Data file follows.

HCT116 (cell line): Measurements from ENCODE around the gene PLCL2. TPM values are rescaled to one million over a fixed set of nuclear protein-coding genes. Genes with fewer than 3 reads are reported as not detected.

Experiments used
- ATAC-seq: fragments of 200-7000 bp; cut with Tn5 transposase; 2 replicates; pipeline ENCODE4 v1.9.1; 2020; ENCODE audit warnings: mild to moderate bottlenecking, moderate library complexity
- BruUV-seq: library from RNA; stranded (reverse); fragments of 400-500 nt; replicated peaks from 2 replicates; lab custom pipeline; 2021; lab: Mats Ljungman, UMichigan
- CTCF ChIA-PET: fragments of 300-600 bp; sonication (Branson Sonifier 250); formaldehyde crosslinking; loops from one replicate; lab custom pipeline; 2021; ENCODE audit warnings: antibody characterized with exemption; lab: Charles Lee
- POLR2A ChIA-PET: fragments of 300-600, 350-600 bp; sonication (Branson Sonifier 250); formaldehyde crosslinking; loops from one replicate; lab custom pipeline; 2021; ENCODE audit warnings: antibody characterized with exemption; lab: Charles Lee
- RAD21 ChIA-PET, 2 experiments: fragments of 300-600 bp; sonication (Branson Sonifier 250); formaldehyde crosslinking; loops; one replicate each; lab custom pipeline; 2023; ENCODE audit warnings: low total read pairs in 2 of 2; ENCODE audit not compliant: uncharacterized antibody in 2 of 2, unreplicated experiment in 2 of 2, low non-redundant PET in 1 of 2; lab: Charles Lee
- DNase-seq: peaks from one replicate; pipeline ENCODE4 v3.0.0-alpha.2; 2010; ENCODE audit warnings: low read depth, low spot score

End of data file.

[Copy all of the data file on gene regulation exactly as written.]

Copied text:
HCT116 (cell line): Measurements from ENCODE around the gene PLCL2. TPM values are rescaled to one million over a fixed set of nuclear protein-coding genes. Genes with fewer than 3 reads are reported as not detected.

Experiments used
- ATAC-seq: fragments of 200-7000 bp; cut with Tn5 transposase; 2 replicates; pipeline ENCODE4 v1.9.1; 2020; ENCODE audit warnings: mild to moderate bottlenecking, moderate library complexity
- BruUV-seq: library from RNA; stranded (reverse); fragments of 400-500 nt; replicated peaks from 2 replicates; lab custom pipeline; 2021; lab: Mats Ljungman, UMichigan
- CTCF ChIA-PET: fragments of 300-600 bp; sonication (Branson Sonifier 250); formaldehyde crosslinking; loops from one replicate; lab custom pipeline; 2021; ENCODE audit warnings: antibody characterized with exemption; lab: Charles Lee
- POLR2A ChIA-PET: fragments of 300-600, 350-600 bp; sonication (Branson Sonifier 250); formaldehyde crosslinking; loops from one replicate; lab custom pipeline; 2021; ENCODE audit warnings: antibody characterized with exemption; lab: Charles Lee
- RAD21 ChIA-PET, 2 experiments: fragments of 300-600 bp; sonication (Branson Sonifier 250); formaldehyde crosslinking; loops; one replicate each; lab custom pipeline; 2023; ENCODE audit warnings: low total read pairs in 2 of 2; ENCODE audit not compliant: uncharacterized antibody in 2 of 2, unreplicated experiment in 2 of 2, low non-redundant PET in 1 of 2; lab: Charles Lee
- DNase-seq: peaks from one replicate; pipeline ENCODE4 v3.0.0-alpha.2; 2010; ENCODE audit warnings: low read depth, low spot score